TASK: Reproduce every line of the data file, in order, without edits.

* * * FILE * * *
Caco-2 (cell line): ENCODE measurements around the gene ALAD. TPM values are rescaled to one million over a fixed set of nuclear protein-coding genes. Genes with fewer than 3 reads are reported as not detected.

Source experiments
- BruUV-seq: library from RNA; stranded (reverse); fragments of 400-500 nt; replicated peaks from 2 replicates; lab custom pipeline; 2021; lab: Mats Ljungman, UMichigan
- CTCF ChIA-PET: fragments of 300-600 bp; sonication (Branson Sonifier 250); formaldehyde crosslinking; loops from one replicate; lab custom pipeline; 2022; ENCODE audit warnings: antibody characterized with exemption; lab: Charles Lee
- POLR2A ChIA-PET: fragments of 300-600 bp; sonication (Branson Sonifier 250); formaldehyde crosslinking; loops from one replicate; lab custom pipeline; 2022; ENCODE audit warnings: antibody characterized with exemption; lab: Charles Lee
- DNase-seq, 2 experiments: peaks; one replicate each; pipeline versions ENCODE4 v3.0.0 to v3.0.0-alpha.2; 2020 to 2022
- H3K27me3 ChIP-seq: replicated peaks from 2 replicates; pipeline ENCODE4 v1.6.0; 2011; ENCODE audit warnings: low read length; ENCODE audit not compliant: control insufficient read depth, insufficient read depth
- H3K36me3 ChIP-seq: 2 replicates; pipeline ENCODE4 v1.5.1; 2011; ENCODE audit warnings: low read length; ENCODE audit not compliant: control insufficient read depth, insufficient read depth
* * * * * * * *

Caco-2 (cell line): ENCODE measurements around the gene ALAD. TPM values are rescaled to one million over a fixed set of nuclear protein-coding genes. Genes with fewer than 3 reads are reported as not detected.

Source experiments
- BruUV-seq: library from RNA; stranded (reverse); fragments of 400-500 nt; replicated peaks from 2 replicates; lab custom pipeline; 2021; lab: Mats Ljungman, UMichigan
- CTCF ChIA-PET: fragments of 300-600 bp; sonication (Branson Sonifier 250); formaldehyde crosslinking; loops from one replicate; lab custom pipeline; 2022; ENCODE audit warnings: antibody characterized with exemption; lab: Charles Lee
- POLR2A ChIA-PET: fragments of 300-600 bp; sonication (Branson Sonifier 250); formaldehyde crosslinking; loops from one replicate; lab custom pipeline; 2022; ENCODE audit warnings: antibody characterized with exemption; lab: Charles Lee
- DNase-seq, 2 experiments: peaks; one replicate each; pipeline versions ENCODE4 v3.0.0 to v3.0.0-alpha.2; 2020 to 2022
- H3K27me3 ChIP-seq: replicated peaks from 2 replicates; pipeline ENCODE4 v1.6.0; 2011; ENCODE audit warnings: low read length; ENCODE audit not compliant: control insufficient read depth, insufficient read depth
- H3K36me3 ChIP-seq: 2 replicates; pipeline ENCODE4 v1.5.1; 2011; ENCODE audit warnings: low read length; ENCODE audit not compliant: control insufficient read depth, insufficient read depth